Last edited 12 Jan 2021

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Institute of Historic Building Conservation Institute / association Website

Retrofit and traditional approaches to comfort

Ill-advised retrofits not only waste carbon, but they can severely damage buildings – through dampness, among much else – that have hitherto worked well for perhaps hundreds of years.

Peterborough cathedral thermal image.png
Heating the air, especially periodic heating or heating in spaces with tall ceilings, induces air movement and brings in draughts. Draughts are also an unpleasant side-effect of air conditioning, since to be conditioned the air must be passed through a system of ducts and vented back into the space (Image of Peterborough Cathedral: Tobit Curteis Associates).

The UK parliament’s aspiration that the country be ‘net-zero’ by 2050 is focusing minds on that substantial portion of carbon attributable to the built environment. While cutting carbon is to be welcomed, there are risks inherent in hasty action, not least maladaptation (where ‘improvements’ end up costing more carbon than they actually save). Ill-advised retrofits not only waste carbon, but can severely damage buildings that have worked well for perhaps hundreds of years. The potential of ‘deep retrofit’ to cause damage is well proven, and the energy benefits of adding insulation to many solid walls is much debated. And these are not benign systems that one might add ‘just in case’.

Many systems of insulation (together with the vapour barriers crucial to them) lead to damp. Current research appears to indicate that moisture can build up over time due to condensation: and as water builds up in pores and capillaries, it will attract more water. Deep retrofits usually include draught-sealing, limiting the opportunity to decrease indoor humidity. Of even greater concern is systems trapping water from elsewhere, such as gutter and plumbing leaks. External wall insulation often compromises those very elements designed to keep rain from entering the walls, such as eave overhangs, cornices, hood mouldings and sills.

Once a wall becomes wet, it will transfer heat, negating any supposed benefits for carbon and energy. The risk of sealing buildings extends beyond impacts on the fabric: there is a significant reduction in indoor air quality, and not just in older buildings.

Meanwhile, the whole-life carbon costs of retrofit measures are discussed surprisingly little. How much carbon do they cost to make, install and operate? How long will they last? We know triple glazing embodies a great deal of carbon but has such short a life span that it cannot deliver a true carbon benefit; but almost nothing is published about insulation systems. When will replacement be needed, and what would it entail: will it be necessary to strip the roof or walls? We need this information to reduce untimely failure, and to judge whether benefits outweigh risks. Since we are dealing with buildings with extremely long lifespans, carbon costing of retrofit measures must be factored out across many years, and take into account lifespan and replacement. If an intervention could compromise the building’s lifespan, that must also be considered. If the lifespan of a retrofit is short, and the carbon input high, this can easily overwhelm apparent carbon saving over the lifespan of the building.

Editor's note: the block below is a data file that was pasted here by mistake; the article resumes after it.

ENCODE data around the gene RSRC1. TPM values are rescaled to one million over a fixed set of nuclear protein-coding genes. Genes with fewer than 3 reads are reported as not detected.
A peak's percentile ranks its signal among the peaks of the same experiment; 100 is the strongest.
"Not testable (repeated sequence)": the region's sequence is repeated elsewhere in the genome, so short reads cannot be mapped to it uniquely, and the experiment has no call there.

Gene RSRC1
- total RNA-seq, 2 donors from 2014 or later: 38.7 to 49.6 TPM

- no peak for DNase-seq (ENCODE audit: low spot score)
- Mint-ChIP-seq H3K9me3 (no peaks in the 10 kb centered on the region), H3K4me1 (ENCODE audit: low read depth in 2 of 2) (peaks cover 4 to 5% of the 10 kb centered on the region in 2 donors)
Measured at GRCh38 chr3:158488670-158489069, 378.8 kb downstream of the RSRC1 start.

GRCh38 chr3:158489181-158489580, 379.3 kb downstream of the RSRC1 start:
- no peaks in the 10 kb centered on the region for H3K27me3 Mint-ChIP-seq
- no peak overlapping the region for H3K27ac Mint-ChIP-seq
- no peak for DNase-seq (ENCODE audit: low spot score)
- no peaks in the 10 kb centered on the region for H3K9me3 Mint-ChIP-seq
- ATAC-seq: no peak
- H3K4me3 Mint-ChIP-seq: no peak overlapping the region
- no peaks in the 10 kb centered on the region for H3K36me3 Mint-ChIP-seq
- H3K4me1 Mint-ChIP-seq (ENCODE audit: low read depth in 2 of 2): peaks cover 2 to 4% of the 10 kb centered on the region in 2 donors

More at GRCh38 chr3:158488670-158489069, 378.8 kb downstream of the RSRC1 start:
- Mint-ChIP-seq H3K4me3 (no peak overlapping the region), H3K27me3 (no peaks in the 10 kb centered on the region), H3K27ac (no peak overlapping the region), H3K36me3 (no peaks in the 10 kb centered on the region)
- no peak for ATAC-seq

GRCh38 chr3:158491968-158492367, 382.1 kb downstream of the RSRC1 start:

Lifespan of retrofit measures.png
Lifespan of retrofit measures.

But in focusing on the mechanics of sealing and insulating buildings, are we missing another still more critical point? These risky and invasive measures are being taken for one principal reason: to prevent the loss of conditioned (heated or cooled) air from the interior. That in turn is because of a paradigm that the comfort of occupants – and therefore a building’s use – centres on the interior air temperature. We assume that we can only be comfortable in a very narrow air-temperature range, but this is a paradigm well overdue for questioning.

Looking at history, this emphasis on air temperature is very recent, and arguably a consequence of the burning of fossil fuels. Before the 18th century there were no practical thermometers; and the development of the Rumford grate to burn coal (introduced at the end of the 1700s) was the first attempt in this country to heat the interior air since the Roman hypocausts. This quickly became fashionable, and over the course of the next 200 years, comfort became increasingly based on controlling temperature, and on installing equipment to do that. This proved carbon-hungry from the outset, and it had unintended consequences for comfort, such as greatly increased draughtiness.

As the cost of temperature control rose, buildings began to be sealed to trap the conditioned air. Researchers soon started to point out problems with this: for example, that air temperature is a poor analogy for comfort (which varies from person to person, according to taste and level of activity); and that sealing the building leads to damp and health problems.

What did people do to make their buildings comfortable before the introduction of the space heating? To understand traditional approaches, we need to revisit the underlying causes of thermal discomfort: essentially, an imbalance between a person and their surroundings. The body is an excellent thermal regulator, turning energy from food into heat that circulates through the blood stream. To lose heat, the blood is sent to the skin, so that it can be transferred to the surroundings.

Some two per cent is lost into still air, rising to 22 per cent if the air is moving and the skin is wet. A cold wet day can feel significantly colder than an icy dry day, despite being several degrees warmer, while it is often humidity that makes a hot day uncomfortable: as a marker of discomfort, humidity is extremely important. Some heat is lost by direct contact to surfaces. We know that feet are particularly susceptible: if your feet are cold, you will feel cold. Most heat (60–65%) is lost by radiation into the surrounding surfaces. These processes can be desirable if you are trying to lose heat; when exercising, for example.